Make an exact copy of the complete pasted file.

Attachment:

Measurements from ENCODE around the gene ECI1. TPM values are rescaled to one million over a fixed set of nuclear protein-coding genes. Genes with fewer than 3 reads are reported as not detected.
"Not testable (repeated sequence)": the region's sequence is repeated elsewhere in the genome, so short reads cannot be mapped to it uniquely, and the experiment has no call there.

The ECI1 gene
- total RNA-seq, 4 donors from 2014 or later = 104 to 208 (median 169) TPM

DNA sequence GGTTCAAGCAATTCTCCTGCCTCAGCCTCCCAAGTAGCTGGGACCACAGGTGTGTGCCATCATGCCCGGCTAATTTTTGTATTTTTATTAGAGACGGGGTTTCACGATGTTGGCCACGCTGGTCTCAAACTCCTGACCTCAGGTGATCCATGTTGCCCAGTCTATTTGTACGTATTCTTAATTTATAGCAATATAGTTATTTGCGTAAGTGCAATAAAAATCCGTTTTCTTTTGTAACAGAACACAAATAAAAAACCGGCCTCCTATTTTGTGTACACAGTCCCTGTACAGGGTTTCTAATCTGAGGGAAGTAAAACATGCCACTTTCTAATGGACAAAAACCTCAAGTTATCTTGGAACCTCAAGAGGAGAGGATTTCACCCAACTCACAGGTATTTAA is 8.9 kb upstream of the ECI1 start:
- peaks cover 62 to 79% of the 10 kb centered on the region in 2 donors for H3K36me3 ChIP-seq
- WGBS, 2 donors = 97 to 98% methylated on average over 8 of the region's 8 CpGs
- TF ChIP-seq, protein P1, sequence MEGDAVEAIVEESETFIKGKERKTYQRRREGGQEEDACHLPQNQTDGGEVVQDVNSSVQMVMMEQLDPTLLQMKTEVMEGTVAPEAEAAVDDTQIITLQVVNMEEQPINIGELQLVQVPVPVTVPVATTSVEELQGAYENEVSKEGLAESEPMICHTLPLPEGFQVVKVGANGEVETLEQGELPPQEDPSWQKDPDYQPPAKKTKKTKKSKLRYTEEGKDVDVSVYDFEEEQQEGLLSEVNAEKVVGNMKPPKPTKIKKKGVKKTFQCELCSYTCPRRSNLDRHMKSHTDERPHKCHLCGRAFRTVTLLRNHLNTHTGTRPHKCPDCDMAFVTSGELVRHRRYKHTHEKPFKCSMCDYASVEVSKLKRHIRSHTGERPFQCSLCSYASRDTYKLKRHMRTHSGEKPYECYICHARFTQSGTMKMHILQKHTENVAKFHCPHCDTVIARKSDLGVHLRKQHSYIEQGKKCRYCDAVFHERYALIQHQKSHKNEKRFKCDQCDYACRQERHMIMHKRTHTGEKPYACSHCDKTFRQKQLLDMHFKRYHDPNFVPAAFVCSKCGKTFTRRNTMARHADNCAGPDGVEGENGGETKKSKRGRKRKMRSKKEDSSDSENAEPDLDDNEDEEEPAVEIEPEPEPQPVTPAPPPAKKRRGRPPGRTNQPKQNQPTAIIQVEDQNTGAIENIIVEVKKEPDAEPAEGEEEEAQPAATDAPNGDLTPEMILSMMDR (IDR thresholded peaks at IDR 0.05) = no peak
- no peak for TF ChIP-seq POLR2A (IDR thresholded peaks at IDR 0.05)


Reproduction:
Measurements from ENCODE around the gene ECI1. TPM values are rescaled to one million over a fixed set of nuclear protein-coding genes. Genes with fewer than 3 reads are reported as not detected.
"Not testable (repeated sequence)": the region's sequence is repeated elsewhere in the genome, so short reads cannot be mapped to it uniquely, and the experiment has no call there.

The ECI1 gene
- total RNA-seq, 4 donors from 2014 or later = 104 to 208 (median 169) TPM

DNA sequence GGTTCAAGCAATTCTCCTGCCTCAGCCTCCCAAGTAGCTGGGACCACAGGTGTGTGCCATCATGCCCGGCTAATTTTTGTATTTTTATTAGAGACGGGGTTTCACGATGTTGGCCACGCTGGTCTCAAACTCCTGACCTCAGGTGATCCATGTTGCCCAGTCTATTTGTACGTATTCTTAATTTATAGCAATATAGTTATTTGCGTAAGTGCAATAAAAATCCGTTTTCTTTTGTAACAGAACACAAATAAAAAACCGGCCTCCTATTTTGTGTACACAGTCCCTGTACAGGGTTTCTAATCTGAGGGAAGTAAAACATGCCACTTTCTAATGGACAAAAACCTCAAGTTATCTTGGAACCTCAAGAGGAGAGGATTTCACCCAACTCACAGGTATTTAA is 8.9 kb upstream of the ECI1 start:
- peaks cover 62 to 79% of the 10 kb centered on the region in 2 donors for H3K36me3 ChIP-seq
- WGBS, 2 donors = 97 to 98% methylated on average over 8 of the region's 8 CpGs
- TF ChIP-seq, protein P1, sequence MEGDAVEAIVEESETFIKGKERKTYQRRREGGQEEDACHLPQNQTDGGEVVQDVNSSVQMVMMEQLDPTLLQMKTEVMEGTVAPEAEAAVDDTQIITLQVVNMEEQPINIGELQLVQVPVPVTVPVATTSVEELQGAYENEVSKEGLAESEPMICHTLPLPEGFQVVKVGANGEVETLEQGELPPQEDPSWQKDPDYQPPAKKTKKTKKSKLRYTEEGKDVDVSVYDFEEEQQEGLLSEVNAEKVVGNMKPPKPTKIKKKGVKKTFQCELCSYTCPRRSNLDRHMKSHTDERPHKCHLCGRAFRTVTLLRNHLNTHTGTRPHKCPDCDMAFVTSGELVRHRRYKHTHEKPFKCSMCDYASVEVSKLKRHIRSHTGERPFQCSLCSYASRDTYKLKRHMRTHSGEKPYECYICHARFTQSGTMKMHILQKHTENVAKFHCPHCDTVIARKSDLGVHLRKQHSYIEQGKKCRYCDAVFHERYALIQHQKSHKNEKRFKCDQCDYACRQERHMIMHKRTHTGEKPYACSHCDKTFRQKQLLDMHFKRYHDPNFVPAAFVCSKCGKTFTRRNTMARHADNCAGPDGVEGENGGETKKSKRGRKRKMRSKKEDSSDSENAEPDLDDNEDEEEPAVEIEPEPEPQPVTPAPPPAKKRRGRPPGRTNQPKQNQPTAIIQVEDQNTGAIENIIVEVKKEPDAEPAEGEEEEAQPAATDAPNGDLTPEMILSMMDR (IDR thresholded peaks at IDR 0.05) = no peak
- no peak for TF ChIP-seq POLR2A (IDR thresholded peaks at IDR 0.05)